5 Eco-friendly Christmas Ideas

With Christmas day less than 3 weeks away, are you concerned about the environmental impact of your celebrations? Read on for some tips to help you have a greener Christmas…

The UK creates 30% more waste than usual over the festive period. Over 23,000 tonnes of food is wasted over Christmas and New year, and 100 million black bags of rubbish will be landfilled. We can all do our bit to reduce our consumption and waste, and be more environmentally friendly with our celebrations too.

1 – Buy “Green” gifts

How about buying a gift experience or time for your loved one? There are literally thousands of choices; a cookery course, birdwatching, wine tasting, sessions with a personal trainer, afternoon tea, a spa day. Or you could give your time for DIY/decorating/being a designated driver on a night out? Time is one of the most precious gifts you can give!

Gifts of membership are a great idea too. You could give membership to a local botanical garden, The National Trust, a museum or an annual cinema pass. Gifts that promote getting out in the great outdoors are especially good for the well-being of the recipient.

What about the gift of adoption? There are many children and animal charities where you can sponsor a child or adopt a rescued animal. These gifts bring in valuable funds for charities as well as felling great to both give and receive.

You could consider buying gifts for your loved ones that are produced in an environmentally friendly way. Look for gifts that are certified Fairtrade, Rainforest Alliance, Forest Stewardship Council (FSC), Palm Oil Free etc. Be mindful of the packaging the gifts come in, look for packaging that is plastic free and fully recyclable. Shop locally and support independent businesses as much as possible.

Picture: asliceofgreen.co.uk

How about an eco-gift basket? You could make up your own, personalised gift for someone special containing items that are plastic free and sustainable. Some examples of what to include are a re-usable coffee cup, Fairtrade tea/coffee/chocolate, a candle, metal straws, a shampoo bar, a bamboo toothbrush, a nice bar of soap. Get creative!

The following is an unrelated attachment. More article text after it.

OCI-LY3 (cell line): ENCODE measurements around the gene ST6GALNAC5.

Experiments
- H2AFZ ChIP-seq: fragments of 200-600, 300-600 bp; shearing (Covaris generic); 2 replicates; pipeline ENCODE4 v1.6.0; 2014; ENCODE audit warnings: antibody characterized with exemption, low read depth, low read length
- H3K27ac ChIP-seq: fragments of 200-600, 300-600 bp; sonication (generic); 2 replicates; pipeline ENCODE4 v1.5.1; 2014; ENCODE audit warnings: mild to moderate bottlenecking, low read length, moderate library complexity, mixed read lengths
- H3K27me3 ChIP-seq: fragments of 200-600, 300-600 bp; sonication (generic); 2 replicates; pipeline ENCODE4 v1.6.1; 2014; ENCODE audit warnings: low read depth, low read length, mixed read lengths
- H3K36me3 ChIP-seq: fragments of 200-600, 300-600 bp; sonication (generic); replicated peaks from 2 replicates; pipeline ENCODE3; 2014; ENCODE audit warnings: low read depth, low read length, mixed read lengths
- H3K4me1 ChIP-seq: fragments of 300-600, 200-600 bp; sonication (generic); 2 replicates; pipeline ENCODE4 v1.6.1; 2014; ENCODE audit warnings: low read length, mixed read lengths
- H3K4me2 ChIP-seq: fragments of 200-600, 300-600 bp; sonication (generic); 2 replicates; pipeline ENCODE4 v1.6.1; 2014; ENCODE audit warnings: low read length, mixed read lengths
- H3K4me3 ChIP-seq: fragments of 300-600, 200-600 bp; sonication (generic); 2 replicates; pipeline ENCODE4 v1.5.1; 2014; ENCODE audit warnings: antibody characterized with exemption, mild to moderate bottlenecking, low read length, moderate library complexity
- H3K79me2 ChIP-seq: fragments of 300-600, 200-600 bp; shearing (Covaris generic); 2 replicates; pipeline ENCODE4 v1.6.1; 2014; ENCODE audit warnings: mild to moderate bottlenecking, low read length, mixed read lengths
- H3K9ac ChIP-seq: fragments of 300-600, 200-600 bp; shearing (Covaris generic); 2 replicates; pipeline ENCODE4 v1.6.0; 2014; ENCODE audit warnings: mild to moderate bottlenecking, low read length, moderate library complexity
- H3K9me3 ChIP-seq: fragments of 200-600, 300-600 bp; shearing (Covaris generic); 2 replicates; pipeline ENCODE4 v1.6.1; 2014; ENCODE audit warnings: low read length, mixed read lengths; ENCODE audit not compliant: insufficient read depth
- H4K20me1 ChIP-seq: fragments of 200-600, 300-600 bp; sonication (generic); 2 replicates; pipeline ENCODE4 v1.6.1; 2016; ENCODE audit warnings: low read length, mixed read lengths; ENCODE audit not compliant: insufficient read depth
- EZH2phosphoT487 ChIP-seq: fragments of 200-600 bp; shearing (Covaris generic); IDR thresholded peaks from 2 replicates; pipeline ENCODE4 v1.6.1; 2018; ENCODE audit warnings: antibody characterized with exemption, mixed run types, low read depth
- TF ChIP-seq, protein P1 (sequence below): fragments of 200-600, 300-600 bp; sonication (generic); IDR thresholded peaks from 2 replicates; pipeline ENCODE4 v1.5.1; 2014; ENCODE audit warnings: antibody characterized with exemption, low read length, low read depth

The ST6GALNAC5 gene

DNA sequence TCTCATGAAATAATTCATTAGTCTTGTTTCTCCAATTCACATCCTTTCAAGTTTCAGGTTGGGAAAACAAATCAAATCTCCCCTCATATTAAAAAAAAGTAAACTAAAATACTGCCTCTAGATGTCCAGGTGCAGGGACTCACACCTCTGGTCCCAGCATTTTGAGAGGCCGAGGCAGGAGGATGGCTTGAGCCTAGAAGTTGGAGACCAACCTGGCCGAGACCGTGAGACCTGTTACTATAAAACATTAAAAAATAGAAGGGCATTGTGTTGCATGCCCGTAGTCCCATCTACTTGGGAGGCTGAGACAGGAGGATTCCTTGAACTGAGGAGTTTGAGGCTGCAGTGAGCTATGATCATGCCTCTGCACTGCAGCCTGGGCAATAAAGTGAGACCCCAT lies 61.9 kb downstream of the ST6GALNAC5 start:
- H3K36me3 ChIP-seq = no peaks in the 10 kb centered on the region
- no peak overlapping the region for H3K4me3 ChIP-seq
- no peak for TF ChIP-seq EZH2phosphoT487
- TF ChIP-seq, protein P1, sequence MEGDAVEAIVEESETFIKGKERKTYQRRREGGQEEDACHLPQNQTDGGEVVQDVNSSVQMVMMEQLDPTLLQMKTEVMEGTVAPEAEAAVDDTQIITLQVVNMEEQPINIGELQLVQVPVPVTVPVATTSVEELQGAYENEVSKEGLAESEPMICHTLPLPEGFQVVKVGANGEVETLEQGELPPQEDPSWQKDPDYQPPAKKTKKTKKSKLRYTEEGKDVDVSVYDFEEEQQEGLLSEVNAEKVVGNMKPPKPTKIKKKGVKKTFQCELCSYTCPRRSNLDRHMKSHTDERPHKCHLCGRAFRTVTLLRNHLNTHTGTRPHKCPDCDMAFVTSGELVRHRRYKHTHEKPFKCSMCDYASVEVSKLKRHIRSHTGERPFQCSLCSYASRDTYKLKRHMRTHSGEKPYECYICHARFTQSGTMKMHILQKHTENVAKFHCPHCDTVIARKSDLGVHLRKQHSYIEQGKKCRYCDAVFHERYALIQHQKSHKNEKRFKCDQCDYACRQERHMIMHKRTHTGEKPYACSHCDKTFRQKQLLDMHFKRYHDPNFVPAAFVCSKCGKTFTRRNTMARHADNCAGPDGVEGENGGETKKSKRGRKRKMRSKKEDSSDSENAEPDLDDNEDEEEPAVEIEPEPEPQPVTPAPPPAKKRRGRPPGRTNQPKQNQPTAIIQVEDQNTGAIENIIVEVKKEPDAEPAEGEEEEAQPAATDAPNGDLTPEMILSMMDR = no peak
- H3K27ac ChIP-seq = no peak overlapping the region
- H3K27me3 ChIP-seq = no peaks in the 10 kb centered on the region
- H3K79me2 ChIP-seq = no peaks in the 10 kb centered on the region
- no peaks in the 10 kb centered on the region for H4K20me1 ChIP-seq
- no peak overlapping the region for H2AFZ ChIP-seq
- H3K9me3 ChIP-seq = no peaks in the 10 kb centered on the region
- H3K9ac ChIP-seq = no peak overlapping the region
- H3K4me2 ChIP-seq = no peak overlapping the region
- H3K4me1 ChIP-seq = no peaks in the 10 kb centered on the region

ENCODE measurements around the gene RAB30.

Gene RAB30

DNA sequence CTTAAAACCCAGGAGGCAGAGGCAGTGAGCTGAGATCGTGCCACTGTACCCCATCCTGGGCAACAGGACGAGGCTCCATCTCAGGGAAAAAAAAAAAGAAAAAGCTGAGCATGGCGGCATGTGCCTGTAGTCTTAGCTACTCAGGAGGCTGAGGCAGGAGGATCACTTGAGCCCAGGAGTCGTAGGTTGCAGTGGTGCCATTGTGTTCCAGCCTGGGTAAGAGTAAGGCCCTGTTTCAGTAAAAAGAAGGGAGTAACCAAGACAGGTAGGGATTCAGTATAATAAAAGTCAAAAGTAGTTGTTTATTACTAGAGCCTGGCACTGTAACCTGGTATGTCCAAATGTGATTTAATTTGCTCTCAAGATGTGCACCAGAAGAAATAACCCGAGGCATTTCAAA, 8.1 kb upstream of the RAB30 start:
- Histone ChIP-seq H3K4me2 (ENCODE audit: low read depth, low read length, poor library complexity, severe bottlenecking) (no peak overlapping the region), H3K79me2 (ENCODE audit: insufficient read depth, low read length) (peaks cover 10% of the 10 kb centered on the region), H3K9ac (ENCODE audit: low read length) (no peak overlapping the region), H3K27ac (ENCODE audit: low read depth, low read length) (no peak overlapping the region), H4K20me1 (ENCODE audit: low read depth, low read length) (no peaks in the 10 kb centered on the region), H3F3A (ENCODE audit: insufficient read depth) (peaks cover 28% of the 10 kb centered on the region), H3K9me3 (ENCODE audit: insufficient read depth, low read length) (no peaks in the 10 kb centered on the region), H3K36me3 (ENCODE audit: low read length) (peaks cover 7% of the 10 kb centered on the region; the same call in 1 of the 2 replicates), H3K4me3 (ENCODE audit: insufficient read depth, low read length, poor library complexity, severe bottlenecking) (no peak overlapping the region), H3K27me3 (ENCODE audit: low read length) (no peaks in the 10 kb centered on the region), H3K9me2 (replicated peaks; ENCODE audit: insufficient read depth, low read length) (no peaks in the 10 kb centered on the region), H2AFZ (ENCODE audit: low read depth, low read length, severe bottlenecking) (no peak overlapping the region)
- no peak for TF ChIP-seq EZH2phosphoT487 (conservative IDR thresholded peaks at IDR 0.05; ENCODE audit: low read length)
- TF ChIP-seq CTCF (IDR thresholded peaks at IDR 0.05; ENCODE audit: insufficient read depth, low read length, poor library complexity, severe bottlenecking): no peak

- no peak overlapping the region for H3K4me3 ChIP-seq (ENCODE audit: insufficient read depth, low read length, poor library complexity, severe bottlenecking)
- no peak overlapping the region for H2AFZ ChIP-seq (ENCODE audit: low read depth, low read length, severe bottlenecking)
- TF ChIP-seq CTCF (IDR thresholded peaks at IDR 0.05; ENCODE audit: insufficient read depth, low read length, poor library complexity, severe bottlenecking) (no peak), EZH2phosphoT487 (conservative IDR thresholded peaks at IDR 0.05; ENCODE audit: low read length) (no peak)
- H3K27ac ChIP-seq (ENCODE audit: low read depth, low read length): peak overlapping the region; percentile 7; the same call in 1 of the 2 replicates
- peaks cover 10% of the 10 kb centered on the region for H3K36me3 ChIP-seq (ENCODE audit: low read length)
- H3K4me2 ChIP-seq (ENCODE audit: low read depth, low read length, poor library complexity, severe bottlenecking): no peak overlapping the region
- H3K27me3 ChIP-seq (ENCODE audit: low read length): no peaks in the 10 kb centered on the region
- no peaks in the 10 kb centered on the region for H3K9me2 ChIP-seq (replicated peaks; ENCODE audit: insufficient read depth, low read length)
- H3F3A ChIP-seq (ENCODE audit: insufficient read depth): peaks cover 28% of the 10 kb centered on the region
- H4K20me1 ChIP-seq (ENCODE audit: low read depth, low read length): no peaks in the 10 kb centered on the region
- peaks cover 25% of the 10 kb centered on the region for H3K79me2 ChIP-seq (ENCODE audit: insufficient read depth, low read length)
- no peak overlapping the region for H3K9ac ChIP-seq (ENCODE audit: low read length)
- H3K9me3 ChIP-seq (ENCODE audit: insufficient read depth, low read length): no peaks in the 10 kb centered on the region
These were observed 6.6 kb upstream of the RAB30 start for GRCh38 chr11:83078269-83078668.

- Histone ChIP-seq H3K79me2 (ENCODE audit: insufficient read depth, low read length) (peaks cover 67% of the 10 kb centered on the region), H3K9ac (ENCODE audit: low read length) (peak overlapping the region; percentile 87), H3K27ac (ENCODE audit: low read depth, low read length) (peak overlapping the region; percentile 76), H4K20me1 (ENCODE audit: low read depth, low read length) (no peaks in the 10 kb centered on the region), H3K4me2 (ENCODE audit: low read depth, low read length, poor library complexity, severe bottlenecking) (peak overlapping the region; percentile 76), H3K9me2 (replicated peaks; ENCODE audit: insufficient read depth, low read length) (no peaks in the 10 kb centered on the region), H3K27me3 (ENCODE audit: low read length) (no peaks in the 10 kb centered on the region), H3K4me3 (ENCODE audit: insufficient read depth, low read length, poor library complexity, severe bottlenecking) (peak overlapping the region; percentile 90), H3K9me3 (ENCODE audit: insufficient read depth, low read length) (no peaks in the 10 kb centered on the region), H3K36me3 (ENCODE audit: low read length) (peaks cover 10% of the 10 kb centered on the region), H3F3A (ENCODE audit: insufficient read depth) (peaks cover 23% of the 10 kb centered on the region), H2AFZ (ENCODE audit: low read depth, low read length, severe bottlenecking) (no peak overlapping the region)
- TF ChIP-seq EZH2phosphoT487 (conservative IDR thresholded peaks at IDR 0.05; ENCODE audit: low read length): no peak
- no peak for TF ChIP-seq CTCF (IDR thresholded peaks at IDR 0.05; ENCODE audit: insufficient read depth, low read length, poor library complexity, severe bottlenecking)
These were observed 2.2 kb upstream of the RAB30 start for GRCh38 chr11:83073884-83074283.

For a really low footprint , don’t be afraid to regift, up-cycle, buy something second hand or even make your own gift!

2 – Use recyclable gift wrap and cards

Unfortunately, a lot of gift wrap that is sold contains foil, is decorated with glitter or is plastic-based. None of these can be recycled. Look for gift wrap that is fully recyclable, or make your own using brown paper. If you have children, they could decorate it with Christmas-related pictures…you could also do this yourself!

Picture: Getty

Another option is to make re-usable gift bags from fabric that your family can use again and again for many years.

3 – Crackers

A lot of crackers contain plastic toys, and are made using plastic fastenings. All of which end up in landfill come January. Why not consider making your own this year? Oxfam, and a few other stores, sell recyclable crackers that you can fill yourself.

You can also make your own from saved toilet rolls and paper. Our family buy toilet rolls from Who Gives A Crap and I have made crackers from the rolls and paper they come with. I have filled them with a paper hat, a joke that my 8 year old made, and a charity lottery card or pack of wildflower seeds.

4 – Food

Christmas is a season of feasting, from pre-Christmas get-togethers, to the main event itself. In the UK we purchase up to 80% more food over the festive season than the rest of the year.

According the The Soil Association, “Food is the single most important, everyday way for people to reduce their own environmental impact.”

  • Leftovers: ensure you use all of your left-over Christmas food. Either turn them into new meals, freeze or invite family and friends to share them and prevent waste.
  • Plant based choices: It’s not just food waste that we need to be mindful of, it’s the type of food too. Buying locally sourced and seasonal food is best when you can. Plant based food has a much lower carbon footprint that animal products. A kilogram of beef reared on a British farm can generate the equivalent of 643kg of C02 (source). This causes more greenhouse gas emissions than a flight from London to New York. You’d need to consume a whopping 300kg of soy protein to create the same impact. Consider swapping your beef wellington for a mushroom wellington, or your turkey for a tofu-based replacement.
  • Compost: Veg peelings can be composted in the garden, or used to make vegetable stock. For any other left over scraps that can’t be composted or re-used, ensure they are put out in the kitchen waste bin for your local recycling team to collect.
BOSH! Mushroom Wellington

5 – Energy-saving twinkles

Making a small change such as switching your Christmas lights to low energy LED’s can make a difference to your carbon footprint. It will also save you money on your winter energy bill!

Use a timer to ensure lights aren’t on for any longer than you want them to be. Also consider switching to energy-efficient bulbs around the house, if you aren’t already using them.

Do you have any sustainable Christmas tips to share? I’d love to hear from you if you do!

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